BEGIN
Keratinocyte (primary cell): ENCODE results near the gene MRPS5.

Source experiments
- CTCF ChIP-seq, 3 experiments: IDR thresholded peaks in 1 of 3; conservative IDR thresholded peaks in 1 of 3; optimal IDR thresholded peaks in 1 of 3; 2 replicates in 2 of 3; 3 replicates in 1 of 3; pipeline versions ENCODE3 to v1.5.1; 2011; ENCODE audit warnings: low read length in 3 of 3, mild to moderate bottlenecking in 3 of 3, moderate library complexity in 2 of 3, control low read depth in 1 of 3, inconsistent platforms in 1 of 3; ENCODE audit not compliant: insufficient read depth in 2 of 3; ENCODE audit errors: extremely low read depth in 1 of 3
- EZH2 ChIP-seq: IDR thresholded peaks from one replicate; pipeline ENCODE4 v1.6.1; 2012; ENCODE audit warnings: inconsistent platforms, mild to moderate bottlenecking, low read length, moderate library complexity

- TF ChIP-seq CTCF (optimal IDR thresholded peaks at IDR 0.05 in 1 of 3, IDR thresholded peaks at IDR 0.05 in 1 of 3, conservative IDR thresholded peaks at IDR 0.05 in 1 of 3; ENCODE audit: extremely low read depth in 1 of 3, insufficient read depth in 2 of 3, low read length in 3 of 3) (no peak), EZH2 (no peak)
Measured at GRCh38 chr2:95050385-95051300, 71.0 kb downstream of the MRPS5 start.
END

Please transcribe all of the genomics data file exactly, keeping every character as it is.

Keratinocyte (primary cell): ENCODE results near the gene MRPS5.

Source experiments
- CTCF ChIP-seq, 3 experiments: IDR thresholded peaks in 1 of 3; conservative IDR thresholded peaks in 1 of 3; optimal IDR thresholded peaks in 1 of 3; 2 replicates in 2 of 3; 3 replicates in 1 of 3; pipeline versions ENCODE3 to v1.5.1; 2011; ENCODE audit warnings: low read length in 3 of 3, mild to moderate bottlenecking in 3 of 3, moderate library complexity in 2 of 3, control low read depth in 1 of 3, inconsistent platforms in 1 of 3; ENCODE audit not compliant: insufficient read depth in 2 of 3; ENCODE audit errors: extremely low read depth in 1 of 3
- EZH2 ChIP-seq: IDR thresholded peaks from one replicate; pipeline ENCODE4 v1.6.1; 2012; ENCODE audit warnings: inconsistent platforms, mild to moderate bottlenecking, low read length, moderate library complexity

- TF ChIP-seq CTCF (optimal IDR thresholded peaks at IDR 0.05 in 1 of 3, IDR thresholded peaks at IDR 0.05 in 1 of 3, conservative IDR thresholded peaks at IDR 0.05 in 1 of 3; ENCODE audit: extremely low read depth in 1 of 3, insufficient read depth in 2 of 3, low read length in 3 of 3) (no peak), EZH2 (no peak)
Measured at GRCh38 chr2:95050385-95051300, 71.0 kb downstream of the MRPS5 start.